Prince Charles is poised lead a new initiative to encourage school pupils in the north to compete in their local Highland games.
The Duke of Rothesay, who is due appear at today’s Mey Games in his role as chieftain, could help launch the programme in Highland schools.
The idea is being developed with the help of the Scottish Highland Games Association, Captain Richard Ottley, chairman of the Wick, Canisbay and Latheron branch of the Royal British Legion Scotland, and the local Cadet Corps.
It is hoped that established young heavyweights in the region will also come on board to train any enthusiastic youngsters.
A small fund could be created to purchase equipment and pay for expenses, with the ultimate aim of encouraging youngsters to enjoy traditional highland sports at an early age and increase the number of competitors at Highland games events.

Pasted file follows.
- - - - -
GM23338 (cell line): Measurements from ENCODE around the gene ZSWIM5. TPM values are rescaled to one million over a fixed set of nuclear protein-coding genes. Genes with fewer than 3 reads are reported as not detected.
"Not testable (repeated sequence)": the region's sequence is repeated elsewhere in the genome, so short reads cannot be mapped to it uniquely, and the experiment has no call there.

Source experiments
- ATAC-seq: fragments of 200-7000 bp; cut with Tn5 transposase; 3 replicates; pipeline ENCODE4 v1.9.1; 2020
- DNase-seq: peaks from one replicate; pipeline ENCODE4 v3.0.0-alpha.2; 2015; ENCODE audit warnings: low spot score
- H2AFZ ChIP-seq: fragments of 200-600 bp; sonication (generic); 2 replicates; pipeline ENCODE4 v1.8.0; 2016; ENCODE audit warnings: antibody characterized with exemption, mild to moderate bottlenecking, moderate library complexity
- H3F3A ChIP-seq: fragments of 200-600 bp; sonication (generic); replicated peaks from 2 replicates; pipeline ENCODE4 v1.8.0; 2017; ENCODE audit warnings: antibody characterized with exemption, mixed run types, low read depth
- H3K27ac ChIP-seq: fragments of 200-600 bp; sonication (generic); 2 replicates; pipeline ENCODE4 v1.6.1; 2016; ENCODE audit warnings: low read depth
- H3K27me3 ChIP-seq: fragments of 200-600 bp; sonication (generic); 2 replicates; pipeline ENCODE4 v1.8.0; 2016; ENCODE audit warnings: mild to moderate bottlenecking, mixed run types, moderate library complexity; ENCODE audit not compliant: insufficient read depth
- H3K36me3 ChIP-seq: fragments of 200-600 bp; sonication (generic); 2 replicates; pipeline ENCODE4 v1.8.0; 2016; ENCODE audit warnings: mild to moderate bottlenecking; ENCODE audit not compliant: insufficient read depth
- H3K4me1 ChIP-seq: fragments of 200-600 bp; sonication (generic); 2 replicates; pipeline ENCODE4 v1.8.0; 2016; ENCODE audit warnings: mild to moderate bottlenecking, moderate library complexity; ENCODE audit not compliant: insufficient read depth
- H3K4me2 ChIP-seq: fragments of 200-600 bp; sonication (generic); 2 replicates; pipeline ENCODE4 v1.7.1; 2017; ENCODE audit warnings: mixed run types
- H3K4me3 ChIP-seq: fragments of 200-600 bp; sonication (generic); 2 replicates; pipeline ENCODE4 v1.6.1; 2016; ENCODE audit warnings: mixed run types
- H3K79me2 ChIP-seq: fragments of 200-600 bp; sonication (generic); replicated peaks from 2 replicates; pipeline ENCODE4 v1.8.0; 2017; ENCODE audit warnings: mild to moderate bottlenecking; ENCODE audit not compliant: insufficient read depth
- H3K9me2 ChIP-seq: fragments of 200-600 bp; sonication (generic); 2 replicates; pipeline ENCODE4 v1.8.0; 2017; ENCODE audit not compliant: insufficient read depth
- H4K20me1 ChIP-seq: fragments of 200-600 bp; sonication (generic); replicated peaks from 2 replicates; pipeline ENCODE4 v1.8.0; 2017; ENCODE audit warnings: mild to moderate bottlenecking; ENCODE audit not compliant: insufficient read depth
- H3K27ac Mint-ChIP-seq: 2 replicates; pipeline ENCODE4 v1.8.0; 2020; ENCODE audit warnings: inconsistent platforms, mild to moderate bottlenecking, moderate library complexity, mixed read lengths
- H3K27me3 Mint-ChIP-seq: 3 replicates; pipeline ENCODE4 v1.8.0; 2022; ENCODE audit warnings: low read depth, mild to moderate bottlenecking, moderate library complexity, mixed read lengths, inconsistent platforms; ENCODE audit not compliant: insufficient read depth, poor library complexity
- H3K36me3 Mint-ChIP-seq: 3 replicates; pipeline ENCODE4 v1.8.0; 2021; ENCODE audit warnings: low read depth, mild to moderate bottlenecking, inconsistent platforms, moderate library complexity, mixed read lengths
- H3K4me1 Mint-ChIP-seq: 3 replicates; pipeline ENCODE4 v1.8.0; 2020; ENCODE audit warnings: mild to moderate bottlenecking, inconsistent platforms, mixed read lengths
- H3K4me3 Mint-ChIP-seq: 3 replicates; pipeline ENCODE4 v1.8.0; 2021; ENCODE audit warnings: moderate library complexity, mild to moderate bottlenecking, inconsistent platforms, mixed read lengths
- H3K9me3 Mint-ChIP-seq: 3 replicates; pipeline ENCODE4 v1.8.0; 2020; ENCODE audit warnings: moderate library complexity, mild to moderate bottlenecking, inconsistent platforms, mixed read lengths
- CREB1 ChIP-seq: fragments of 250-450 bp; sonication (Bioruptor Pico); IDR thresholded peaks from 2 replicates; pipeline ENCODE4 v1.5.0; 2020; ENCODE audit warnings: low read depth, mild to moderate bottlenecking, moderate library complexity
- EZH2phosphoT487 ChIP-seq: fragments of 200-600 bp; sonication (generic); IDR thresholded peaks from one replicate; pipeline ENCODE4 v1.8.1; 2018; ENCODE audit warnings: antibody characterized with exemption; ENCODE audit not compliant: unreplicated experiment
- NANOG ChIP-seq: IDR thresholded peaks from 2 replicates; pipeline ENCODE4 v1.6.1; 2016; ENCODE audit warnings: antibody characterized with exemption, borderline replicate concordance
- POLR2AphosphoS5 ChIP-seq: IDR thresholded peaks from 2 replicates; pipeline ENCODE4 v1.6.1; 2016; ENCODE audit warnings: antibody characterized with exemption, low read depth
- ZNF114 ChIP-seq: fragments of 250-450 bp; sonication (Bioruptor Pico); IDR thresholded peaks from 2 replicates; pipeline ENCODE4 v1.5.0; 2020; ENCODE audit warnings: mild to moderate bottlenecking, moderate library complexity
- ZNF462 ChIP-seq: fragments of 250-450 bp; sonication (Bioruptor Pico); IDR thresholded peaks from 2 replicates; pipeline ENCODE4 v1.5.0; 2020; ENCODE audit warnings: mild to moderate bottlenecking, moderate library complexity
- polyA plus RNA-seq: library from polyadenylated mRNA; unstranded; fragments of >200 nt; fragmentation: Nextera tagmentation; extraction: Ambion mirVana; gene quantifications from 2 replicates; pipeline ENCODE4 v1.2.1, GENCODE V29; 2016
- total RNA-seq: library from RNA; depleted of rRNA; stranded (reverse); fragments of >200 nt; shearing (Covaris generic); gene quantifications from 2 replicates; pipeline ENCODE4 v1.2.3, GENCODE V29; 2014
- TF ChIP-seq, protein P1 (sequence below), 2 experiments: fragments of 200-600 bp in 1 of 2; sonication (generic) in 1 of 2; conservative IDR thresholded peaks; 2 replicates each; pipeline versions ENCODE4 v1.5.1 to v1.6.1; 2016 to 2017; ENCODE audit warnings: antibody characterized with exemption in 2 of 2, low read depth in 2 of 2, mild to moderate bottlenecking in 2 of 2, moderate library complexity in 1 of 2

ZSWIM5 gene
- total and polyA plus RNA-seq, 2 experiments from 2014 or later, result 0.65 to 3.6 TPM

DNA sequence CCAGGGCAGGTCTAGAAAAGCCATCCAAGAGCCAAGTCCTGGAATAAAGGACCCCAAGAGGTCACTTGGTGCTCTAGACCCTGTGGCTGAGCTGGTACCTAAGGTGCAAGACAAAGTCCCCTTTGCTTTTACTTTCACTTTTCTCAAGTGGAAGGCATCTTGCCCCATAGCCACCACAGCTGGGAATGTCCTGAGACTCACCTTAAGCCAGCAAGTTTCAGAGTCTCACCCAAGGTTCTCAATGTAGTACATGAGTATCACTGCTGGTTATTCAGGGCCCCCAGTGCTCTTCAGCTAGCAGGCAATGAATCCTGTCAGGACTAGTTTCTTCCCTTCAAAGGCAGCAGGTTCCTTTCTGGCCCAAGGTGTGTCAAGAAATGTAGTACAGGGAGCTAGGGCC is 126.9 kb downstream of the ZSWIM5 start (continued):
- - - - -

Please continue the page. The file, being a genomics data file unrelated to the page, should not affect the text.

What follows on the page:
Talks have already begun with High Life Highland, operator of local authority leisure facilities across the north.
The initiative was revealed as Caithness prepared to celebrate the annual Mey Games, which was due to be held today.
Barry Butler, chairman of the Mey Games committee, said: “This year, Mey Games is going to be much larger than previous years, with 50 stalls.
“With the assistance of HRH the Duke of Rothesay, North Coast 500, and Highlands and Islands Enterprise, it will provide a great day for all the family, with a dog show, craft, food and charity stalls, children’s races, pipe bands, heavy display, local live music and, of course, the traditional tug o’ war.”
Prince Charles has been attending the games for years and traditionally umpires the tug o’war competition.
Charlie Murray, president of the Scottish Highland Games Association (SHGA), said: “The Mey Games like so many others around Scotland survive through the hard work and good will of so many people.
“They are a vital part of local tradition and remain a key asset to local tourism.
“The SHGA is very proud to be taking a supportive role for the very first time this year to assist our new patron HRH the Duke of Rothesay to develop the games at Mey and retain the small friendly feel they have had for so many years.”